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No planet stirs human imagination quite like Mars. As non-stop land-based missions continue to probe its past and search for possible traces of life, another intrigue—this time high above its skyline—had long baffled scientists: how did Mars end up with its two small moons, Phobos and Deimos, first spotted in 1877? This riddle may have just been solved by a multidisciplinary study combining French, Belgian and Japanese expertise.1
Capture or Impact?
Scientists have long hesitated between two hypotheses. The first suggests that the moons are asteroids like those found in the belt between Jupiter and Mars; but why they should have been trapped around Mars remains unclear. An alternative theory posits that the moons formed from the debris of a collision between Mars and a protoplanet—a planet in the making; here though, uncertainty has hovered over the mechanism producing two small satellites. “A major difficulty has been to explain why a giant impact on Mars would have left two moons so different from our own Moon, a huge single mass, that also formed from Earth undergoing such an impact,” explains planetary scientist Sébastien Charnoz of the IPG,2 who contributed to the new study.
To shed light on this puzzle, the researchers3 pooled their expertise in astrophysics, planetary science, mathematics and computer science to create complex models running a range of hydrodynamic and numerical simulations able to recreate the sequence of past events. Their findings back up the second hypothesis of an almighty collision while also, for the first time, coherently filling in the gaps to explain how two moons emerged from the crash debris.
According to the simulations, Mars suffered a colossal impact with a body three times smaller some 4 to 4.5 billion years ago. Debris from the collision initially accumulated into a long disk around Mars, resembling one of Saturn’s rings. Within this disk, an enormous moon a thousand times the mass of Phobos gradually formed—similar to the way in which our Moon amassed from debris created by Earth’s impact.
The tide effect
The new study innovates by identifying the crucial factor differentiating moon formation around Mars and Earth: the planets’ differing rotation speeds, prompting “completely different tidal actions,” explains Charnoz. The scientist indicates that at the time of their respective giant impacts, “Earth took less than 4 hours to spin on its axis whereas Mars rotated very slowly over a 24-hour period.” The upshot of this divergence is that Earth kept a single large moon whereas debris from the Mars collision further collected into a dozen smaller moons alongside a larger companion. Eventually, Martian tide action due to the planet’s slow rotation caused most of the moons, including the largest one, to fall back onto the planet’s surface, leaving only the two most distant ones: Phobos and Deimos. Conversely, the Earth’s fast rotation pushed its moon further away.
In future analyses, the team plans to examine the “long-term dynamics of Phobos and Deimos,” says Charnoz. Fellow team member and planetary scientist Ryuki Hyodo, originally from Kobe University, currently also collaborating with the IPG, adds that “high-resolution impact simulations are still needed to understand more about the disk structure.”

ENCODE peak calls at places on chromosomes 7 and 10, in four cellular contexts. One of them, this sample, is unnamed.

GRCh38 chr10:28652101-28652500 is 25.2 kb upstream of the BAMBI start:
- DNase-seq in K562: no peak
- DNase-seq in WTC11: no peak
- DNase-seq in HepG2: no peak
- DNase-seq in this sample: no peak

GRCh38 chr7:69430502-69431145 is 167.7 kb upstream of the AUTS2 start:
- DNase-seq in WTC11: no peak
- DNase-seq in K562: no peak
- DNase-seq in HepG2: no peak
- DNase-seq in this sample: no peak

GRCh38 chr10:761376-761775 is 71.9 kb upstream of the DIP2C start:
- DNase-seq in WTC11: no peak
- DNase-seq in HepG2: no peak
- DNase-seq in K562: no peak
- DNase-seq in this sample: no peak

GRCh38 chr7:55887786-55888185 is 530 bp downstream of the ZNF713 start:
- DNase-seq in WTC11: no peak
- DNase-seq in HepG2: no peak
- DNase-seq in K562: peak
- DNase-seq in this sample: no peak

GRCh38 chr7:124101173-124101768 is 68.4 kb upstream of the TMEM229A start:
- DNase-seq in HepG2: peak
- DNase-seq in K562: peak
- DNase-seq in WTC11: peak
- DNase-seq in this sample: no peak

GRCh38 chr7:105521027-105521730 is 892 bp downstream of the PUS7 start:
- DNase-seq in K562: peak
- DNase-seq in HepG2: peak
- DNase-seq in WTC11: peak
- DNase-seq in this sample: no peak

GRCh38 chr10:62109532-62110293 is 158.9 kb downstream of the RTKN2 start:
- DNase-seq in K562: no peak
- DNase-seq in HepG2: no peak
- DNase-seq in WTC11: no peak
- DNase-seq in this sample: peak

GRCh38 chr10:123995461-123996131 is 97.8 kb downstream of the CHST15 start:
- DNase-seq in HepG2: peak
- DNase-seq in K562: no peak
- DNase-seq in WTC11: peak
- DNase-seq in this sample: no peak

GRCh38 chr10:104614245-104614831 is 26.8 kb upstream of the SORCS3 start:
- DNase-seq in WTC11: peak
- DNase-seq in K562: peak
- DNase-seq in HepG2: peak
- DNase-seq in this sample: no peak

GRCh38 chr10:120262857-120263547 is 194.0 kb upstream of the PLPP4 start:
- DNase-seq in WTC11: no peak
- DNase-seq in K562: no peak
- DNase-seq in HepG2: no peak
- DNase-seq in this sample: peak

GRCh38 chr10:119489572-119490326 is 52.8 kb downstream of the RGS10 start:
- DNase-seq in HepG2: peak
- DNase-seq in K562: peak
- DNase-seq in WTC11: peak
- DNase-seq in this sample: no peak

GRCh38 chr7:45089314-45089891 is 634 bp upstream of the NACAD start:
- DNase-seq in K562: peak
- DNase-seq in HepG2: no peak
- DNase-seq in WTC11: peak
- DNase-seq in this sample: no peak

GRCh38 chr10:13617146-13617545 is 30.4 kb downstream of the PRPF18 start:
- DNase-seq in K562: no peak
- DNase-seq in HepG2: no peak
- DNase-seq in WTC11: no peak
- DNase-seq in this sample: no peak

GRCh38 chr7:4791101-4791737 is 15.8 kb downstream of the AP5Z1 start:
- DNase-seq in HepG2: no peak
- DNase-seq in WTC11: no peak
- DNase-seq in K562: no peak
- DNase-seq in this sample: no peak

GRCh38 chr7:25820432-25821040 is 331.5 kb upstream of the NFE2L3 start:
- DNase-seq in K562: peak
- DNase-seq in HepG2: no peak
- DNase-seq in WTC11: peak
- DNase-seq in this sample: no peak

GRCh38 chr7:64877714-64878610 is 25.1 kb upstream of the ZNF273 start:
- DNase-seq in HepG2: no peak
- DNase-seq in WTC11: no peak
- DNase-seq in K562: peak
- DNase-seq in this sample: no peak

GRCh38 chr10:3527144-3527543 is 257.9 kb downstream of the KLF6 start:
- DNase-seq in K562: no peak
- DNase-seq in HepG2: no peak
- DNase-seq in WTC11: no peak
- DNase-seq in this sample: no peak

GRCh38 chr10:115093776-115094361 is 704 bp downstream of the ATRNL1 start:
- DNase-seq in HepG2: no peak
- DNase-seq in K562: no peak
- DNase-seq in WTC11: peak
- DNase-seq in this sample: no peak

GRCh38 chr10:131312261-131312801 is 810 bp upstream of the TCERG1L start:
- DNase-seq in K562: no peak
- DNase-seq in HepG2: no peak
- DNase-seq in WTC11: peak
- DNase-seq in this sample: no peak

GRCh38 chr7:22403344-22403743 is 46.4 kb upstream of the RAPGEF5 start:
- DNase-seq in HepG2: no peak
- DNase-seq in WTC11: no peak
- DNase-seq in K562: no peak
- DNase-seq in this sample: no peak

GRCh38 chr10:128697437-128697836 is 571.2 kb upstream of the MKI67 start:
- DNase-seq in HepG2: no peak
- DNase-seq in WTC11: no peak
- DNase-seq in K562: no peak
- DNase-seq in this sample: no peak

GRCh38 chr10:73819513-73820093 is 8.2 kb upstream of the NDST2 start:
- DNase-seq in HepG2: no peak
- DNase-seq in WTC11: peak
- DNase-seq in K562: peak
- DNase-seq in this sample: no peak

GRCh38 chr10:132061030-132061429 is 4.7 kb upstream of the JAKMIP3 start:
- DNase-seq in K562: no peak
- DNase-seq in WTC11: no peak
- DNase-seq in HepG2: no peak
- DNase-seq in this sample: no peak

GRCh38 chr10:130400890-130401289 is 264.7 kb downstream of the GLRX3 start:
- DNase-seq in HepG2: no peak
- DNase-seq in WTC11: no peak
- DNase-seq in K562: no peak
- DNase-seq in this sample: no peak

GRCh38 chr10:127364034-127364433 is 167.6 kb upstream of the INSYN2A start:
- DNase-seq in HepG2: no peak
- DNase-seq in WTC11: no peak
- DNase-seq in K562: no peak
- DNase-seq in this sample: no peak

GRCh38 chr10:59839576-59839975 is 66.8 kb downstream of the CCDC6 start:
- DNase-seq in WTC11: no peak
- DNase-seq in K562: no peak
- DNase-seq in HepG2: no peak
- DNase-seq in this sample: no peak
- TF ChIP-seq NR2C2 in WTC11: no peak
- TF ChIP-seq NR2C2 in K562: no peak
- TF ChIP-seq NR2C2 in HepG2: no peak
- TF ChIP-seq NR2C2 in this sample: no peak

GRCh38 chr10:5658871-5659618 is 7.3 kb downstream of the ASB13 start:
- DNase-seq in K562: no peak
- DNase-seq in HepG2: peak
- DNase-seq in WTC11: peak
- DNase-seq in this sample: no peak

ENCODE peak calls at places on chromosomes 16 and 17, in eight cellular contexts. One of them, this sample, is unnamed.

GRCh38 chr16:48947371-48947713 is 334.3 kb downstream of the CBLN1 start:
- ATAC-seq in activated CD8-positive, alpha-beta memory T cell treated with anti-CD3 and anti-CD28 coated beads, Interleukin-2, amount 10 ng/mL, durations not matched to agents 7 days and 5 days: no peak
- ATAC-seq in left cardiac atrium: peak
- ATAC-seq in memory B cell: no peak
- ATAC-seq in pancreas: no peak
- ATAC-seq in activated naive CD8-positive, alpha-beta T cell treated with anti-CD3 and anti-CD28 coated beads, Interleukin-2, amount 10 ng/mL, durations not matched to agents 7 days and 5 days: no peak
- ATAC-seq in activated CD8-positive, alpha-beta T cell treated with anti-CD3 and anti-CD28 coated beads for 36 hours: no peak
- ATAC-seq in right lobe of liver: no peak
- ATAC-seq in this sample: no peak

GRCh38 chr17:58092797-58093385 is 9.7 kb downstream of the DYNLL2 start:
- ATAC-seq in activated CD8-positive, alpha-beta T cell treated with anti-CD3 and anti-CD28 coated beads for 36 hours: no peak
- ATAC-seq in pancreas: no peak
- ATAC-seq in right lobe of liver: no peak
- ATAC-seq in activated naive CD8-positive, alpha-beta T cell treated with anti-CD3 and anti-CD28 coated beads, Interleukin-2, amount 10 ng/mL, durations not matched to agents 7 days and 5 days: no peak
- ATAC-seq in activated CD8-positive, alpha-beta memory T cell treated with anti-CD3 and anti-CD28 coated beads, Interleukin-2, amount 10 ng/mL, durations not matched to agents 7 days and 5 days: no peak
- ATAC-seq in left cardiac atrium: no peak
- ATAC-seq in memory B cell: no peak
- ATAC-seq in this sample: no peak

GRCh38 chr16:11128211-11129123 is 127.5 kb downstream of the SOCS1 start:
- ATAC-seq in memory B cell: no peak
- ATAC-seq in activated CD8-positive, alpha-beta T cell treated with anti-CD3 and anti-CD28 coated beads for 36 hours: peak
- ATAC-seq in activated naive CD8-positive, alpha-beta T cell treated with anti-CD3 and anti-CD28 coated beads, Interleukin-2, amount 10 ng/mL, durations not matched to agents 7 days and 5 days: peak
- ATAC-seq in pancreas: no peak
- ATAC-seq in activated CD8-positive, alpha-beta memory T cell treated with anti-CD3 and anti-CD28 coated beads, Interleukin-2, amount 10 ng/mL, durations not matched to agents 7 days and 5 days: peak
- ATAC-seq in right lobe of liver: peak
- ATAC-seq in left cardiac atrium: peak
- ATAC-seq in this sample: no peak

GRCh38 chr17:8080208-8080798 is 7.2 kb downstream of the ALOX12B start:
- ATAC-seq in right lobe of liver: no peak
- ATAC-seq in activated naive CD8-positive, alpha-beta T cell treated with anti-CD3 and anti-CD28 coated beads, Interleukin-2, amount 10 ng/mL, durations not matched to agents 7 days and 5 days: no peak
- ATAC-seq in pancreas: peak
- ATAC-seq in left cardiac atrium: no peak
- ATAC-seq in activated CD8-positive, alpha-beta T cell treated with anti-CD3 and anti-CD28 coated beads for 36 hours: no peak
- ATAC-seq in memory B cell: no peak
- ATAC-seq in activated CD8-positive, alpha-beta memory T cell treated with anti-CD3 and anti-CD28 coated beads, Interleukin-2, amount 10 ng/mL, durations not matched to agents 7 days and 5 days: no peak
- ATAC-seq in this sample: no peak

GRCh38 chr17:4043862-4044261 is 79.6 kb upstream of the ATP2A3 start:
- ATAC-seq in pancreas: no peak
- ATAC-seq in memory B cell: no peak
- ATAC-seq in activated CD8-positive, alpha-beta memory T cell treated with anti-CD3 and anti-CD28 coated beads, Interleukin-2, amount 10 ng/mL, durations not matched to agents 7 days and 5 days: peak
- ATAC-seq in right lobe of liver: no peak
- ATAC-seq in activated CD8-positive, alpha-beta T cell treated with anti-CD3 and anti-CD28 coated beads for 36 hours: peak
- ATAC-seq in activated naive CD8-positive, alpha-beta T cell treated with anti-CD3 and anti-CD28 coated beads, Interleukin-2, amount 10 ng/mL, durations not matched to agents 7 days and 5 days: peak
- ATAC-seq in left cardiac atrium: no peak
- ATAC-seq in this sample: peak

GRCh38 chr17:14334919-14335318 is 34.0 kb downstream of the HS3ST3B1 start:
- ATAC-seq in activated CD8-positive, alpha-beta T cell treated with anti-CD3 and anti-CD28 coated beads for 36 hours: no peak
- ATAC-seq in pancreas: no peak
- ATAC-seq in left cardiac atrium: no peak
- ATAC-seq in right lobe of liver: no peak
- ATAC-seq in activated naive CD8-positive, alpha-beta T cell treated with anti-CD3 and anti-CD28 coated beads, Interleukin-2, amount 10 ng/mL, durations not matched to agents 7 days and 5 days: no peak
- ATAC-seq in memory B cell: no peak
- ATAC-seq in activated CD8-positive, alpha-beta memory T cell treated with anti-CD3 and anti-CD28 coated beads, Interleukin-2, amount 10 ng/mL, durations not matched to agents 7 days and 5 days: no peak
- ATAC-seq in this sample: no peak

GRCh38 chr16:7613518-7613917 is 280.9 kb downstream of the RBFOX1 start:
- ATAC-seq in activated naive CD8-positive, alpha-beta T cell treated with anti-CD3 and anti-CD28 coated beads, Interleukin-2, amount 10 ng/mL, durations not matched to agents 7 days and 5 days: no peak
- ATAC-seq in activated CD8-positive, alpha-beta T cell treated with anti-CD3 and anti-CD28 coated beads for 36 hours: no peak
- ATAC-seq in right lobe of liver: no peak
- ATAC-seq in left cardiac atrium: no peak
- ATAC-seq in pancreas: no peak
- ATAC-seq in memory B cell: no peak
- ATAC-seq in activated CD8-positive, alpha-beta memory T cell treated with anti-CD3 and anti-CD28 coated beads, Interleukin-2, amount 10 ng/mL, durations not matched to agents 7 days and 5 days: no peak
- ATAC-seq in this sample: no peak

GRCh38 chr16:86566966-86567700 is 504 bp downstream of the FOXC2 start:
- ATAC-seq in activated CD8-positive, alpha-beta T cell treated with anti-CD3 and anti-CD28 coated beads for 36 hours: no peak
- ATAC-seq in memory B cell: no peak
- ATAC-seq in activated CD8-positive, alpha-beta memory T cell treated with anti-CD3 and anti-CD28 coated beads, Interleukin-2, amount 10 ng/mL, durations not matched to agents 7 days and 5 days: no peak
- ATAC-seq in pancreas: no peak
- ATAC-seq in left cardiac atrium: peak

Another moon "landing"
Even if concrete evidence is still required to confirm the team’s scenario, parallel findings certainly seem to back it up. A recent French study on the orbital and physical properties of the Martian moons points towards their formation from a colossal impact.4 And further plans are underway to gather more conclusive evidence. The Japan Aerospace Exploration Agency (JAXA) has announced a space mission commencing in 2022, with an expected return to Earth in 2026. “Its objective is to carry out close-up remote sensing and in-situ observations of both Phobos and Deimos, and to bring back samples from Phobos,” says Hyodo. The current study’s Franco-Belgian-Japanese collaboration has an exciting role to look forward to in this mission: JAXA will enlist them to conduct tests on the samples to determine whether this moon is indeed composed of a mixture of Martian mantle and debris from the vanished protoplanet as implied by their simulations.
The team’s input thus marks a crucial step towards deciphering the enigma. “More generally, our findings clarify how giant impacts give birth to satellites and can create a diverse variety of satellite systems,” explains Charnoz. Casting attention to other regions of our universe, the planetary scientist anticipates that the team could apply their method to study “Uranus and Neptune and—why not?—systems of satellites around exoplanets that we may identify in the future.”
- 1. P. Rosenblatt et al., “Accretion of Phobos and Deimos in an extended debris disc stirred by transient moons,” Nature Geoscience, 2016. DOI: 10.1038/NGEO2742.
- 2. Institut de Physique du Globe de Paris (CNRS / Université Paris Diderot).
- 3. From Université Paris Diderot, Royal Observatory of Belgium, Université de Rennes 1, CNRS and Earth Life Science Institute (Tokyo Institute of Technology), with additional support from IPGP, the Labex UnivEarthS and Kobe University.
- 4. T. Ronnet et al., “Reconciling the Orbital and Physical Properties of the Martian Moons,” Astrophysical Journal, forthcoming.
As well as contributing to the CNRSNews, Fui Lee Luk is a freelance translator for various publishing houses and websites. She has a PhD in French literature (Paris III / University of Sydney).